We can't see the forest for the T-Mobiles
Tuesday, December 15, 2009
You know you have crossed the river into Cyberland when the guy coming your way has his head buried in the hand-held screen. He will knock into you unless you get out of his way, and don't expect an apology. It's as if you aren't there.
Maybe you're not.
Technology has drawn us into our interconnected webs, in the office, on the street, on the park bench, to the point that we exist virtually everywhere except in the physical world. Robert Harrison, a professor of Italian literature at Stanford University, laments that when students pass through the school's visually stimulating campus, iPhones, BlackBerrys and all the evolving devices and apps draw them into their blinkered personal realms. "Most of the groves, courtyards, gardens, fountains, artworks, open spaces and architectural complexes have disappeared behind a cloaking device, it would seem," he writes in his book "Gardens: An Essay on the Human Condition."
This retreat from the natural world is most evident in the young, but it is not a generational phenomenon, he argues. Instead, the ubiquity of the computer is changing the very essence of the human animal. We are in the midst of a historical change in "our mode of vision," he says, "which is bound up with our mode of being."
According to a recent landmark study of viewing habits, adults spend an average of nearly three hours a day interacting with computer screens. Add TV viewing and you get a screen time of about 8 1/2 hours. "People are spending more time in media and especially screen media than anything else they're doing in life," says Bill Moult of Sequent Partners, one of two organizations that provided the study.
But you don't need numbers to know how absorbed we have become by screens and their mesmerizing qualities. In October, two Northwest Airlines pilots who flew their jet 150 miles past their destination told investigators they were distracted by their laptop computers. Walk the streets of downtown Washington and you will see many people, a majority perhaps, plugged in to a two-dimensional world. Peer into the vehicles, and tally a scary number of drivers on hand-held cellphones, even texting. This may be illegal in the District, but the temptation is too great. We have become digital zombies.
Actually, we have become symbionts, says Katherine Hayles, author of "How We Became Posthuman." Just as a lichen is the marriage of a fungus and an algae, we now live in full partnership with digital technology, which we rely on for the infrastructure of our lives. "If every computer were to crash tomorrow, it would be catastrophic," she says. "Millions or billions of people would die. That's the condition of being a symbiont."
Hayles is among a number of intellectuals who see this dependence as not necessarily bad, but as advancing civilization and, above all, just inevitable. "From Thoreau on, we have had this dream we can withdraw from our technologies and live closer to the natural world, and yet that's not the cultural trajectory that we have followed," says Hayles, a professor of literature at Duke University. "You could say when humans started to walk upright, we lost touch with the natural world. We lost an olfactory sense of the world, but obviously bipedalism paid big dividends."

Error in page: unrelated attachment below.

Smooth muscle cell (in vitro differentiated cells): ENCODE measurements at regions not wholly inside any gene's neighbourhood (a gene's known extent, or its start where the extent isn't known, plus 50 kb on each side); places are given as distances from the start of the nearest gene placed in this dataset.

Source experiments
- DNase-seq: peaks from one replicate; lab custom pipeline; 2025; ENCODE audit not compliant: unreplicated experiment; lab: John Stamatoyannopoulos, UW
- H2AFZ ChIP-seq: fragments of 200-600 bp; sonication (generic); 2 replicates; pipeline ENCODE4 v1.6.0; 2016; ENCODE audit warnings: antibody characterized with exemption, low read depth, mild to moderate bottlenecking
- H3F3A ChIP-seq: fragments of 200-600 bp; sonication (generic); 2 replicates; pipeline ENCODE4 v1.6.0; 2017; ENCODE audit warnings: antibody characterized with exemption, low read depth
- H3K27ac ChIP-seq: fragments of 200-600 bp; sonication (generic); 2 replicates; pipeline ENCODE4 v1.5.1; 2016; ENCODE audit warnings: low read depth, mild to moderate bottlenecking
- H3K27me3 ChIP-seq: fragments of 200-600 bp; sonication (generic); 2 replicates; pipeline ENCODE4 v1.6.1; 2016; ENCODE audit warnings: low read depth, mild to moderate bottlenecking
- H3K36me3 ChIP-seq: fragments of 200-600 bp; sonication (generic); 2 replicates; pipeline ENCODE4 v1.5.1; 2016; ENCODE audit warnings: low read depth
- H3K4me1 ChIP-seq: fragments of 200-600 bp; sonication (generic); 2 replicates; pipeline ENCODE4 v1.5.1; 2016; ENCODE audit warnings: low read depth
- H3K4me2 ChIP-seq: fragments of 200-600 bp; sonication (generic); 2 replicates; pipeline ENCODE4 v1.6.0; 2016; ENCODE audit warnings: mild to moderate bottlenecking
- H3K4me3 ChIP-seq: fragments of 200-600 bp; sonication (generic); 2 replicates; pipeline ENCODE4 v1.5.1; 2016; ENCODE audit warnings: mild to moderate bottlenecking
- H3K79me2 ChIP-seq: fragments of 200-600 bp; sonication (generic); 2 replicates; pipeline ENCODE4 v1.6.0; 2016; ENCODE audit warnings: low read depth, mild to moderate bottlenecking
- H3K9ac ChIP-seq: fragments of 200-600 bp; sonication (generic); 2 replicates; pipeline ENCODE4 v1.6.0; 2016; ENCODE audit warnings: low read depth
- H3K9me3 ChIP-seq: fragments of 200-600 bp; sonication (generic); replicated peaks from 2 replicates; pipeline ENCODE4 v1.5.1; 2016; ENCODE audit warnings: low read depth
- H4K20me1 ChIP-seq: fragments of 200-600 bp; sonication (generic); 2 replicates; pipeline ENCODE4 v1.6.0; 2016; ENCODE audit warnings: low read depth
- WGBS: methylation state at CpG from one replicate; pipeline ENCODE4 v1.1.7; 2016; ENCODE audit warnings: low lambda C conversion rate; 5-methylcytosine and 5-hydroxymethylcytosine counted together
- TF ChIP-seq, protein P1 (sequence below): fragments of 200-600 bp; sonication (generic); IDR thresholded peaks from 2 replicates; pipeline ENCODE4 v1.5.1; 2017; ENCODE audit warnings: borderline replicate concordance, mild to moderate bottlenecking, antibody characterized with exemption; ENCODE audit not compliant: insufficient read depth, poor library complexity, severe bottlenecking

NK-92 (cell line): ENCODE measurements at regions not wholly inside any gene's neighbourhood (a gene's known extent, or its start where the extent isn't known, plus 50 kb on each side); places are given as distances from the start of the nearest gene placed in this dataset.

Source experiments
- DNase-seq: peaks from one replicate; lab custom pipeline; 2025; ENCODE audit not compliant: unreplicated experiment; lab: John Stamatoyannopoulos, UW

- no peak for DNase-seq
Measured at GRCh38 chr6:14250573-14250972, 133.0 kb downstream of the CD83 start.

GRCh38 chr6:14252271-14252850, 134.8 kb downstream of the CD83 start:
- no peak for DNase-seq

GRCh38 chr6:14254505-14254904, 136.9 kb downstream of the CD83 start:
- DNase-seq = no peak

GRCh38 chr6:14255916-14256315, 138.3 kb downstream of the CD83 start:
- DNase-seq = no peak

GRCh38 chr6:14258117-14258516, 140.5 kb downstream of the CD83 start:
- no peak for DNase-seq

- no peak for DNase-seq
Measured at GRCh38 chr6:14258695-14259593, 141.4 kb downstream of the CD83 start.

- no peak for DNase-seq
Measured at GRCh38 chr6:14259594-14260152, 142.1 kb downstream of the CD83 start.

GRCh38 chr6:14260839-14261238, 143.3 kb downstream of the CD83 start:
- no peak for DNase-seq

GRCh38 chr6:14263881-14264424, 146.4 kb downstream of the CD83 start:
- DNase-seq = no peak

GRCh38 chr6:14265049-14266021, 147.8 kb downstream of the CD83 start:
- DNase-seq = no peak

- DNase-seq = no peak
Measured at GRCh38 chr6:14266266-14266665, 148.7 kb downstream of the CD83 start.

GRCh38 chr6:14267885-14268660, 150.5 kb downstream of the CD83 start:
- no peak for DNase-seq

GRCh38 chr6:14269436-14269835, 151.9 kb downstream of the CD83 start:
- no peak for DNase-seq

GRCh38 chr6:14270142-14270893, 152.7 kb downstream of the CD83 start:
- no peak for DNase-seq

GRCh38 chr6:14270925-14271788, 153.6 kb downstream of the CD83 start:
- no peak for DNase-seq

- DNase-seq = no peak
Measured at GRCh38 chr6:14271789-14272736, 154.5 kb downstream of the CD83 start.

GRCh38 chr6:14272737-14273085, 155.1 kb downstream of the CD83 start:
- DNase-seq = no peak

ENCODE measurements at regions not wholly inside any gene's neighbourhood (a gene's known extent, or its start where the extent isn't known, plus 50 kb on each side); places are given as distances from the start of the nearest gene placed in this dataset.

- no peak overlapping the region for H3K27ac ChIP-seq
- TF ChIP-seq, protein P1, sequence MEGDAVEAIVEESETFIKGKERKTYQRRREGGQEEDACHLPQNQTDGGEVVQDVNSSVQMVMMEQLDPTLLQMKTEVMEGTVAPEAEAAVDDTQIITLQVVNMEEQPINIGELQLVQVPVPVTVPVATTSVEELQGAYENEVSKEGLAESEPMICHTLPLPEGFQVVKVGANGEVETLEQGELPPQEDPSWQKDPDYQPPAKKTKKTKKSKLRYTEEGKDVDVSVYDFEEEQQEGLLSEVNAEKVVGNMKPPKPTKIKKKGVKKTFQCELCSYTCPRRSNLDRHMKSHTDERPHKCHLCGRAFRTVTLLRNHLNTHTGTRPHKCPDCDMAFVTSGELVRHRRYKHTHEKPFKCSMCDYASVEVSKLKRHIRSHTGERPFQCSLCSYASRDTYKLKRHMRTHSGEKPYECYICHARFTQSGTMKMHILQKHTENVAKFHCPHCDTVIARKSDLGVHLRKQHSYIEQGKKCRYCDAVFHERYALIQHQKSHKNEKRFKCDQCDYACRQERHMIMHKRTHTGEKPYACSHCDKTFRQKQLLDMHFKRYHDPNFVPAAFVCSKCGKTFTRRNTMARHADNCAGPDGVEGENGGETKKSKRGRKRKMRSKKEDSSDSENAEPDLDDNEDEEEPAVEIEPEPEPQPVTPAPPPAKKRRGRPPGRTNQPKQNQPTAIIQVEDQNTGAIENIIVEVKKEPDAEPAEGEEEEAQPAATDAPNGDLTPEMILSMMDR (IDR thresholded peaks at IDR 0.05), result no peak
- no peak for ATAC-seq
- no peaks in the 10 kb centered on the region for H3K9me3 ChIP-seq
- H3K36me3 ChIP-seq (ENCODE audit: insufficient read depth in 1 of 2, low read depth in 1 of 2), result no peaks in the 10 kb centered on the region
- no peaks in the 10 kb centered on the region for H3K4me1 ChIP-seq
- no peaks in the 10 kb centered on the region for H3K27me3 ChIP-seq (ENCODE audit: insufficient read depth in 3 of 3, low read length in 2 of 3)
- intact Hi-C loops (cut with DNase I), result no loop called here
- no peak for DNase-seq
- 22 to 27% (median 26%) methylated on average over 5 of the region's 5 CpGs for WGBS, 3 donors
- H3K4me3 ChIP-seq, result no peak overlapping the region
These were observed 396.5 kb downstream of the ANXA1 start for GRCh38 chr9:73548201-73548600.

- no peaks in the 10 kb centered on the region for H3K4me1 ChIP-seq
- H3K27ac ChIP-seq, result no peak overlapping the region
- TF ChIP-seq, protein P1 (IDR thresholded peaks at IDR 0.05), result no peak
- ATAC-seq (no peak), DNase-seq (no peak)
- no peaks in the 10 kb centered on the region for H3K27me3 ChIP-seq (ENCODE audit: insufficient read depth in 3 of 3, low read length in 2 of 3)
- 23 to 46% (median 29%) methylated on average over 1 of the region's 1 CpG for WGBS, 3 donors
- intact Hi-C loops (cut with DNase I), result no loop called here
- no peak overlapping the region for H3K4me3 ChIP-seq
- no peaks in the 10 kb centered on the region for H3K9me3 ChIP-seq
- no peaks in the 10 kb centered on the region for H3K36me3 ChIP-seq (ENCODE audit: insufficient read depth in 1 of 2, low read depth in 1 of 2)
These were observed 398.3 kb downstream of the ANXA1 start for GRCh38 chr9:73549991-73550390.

In the Computer Age, "we are making our environments more responsive to humans' needs and desires than ever before."
Adriana de Souza e Silva, assistant professor of communication at North Carolina State University, says the widespread acceptance of public phoning, texting, surfing and tweeting on mobile devices has changed our lives so that we exist in a duality of the physical and electronic worlds.
"What we are witnessing now is a different kind of public space composed of people who are physically there [but talking to] people who are remote," she says.
She argues that this has actually made us more aware of our surroundings because so many devices are driven by their location and the user's awareness of place. "The BlackBerry might be looking for a local restaurant and a person two blocks away, not overseas. If you're walking downtown and you can access information that's been tagged there, that information suddenly becomes part of that location."
The difficulty, Harrison argues, is that we are losing something profoundly human, the capacity to connect deeply to our environments.
Landscape designers talk about bestowing on a garden its genius loci, or spirit of the place, that bubbles up into your consciousness if its presence is strong enough and the visitor meditative enough to receive it.
Harrison says a garden truly reveals itself only when its own depths and those of the beholder flow together. But that takes time. "For the gardens to become fully visible in space, they require a temporal horizon that the age makes less and less room for."
He is captivated by the Czech writer Karel Capek, who gave the world the robot in his play "R.U.R." and in it warned that technology would be our ruination. But Capek was also a passionate gardener who wrote "The Gardener's Year," published in 1929. "No one knew better than Capek that the cultivation of the soil and cultivation of the spirit are connatural," Harrison writes. He believes gardens hold the key in leading us back into the visible world, because they are three-dimensional and made of living plants that speak to our "biophilia."
"Gardens are the best place to begin this reeducation," he says. Without it, he fears that the prophecy of the German poet Rainer Maria Rilke, in his Duino Elegies, will become so. "Earth, isn't this what you want; invisibly to arise in us? Is it not your dream to be someday invisible? Earth! Invisible!"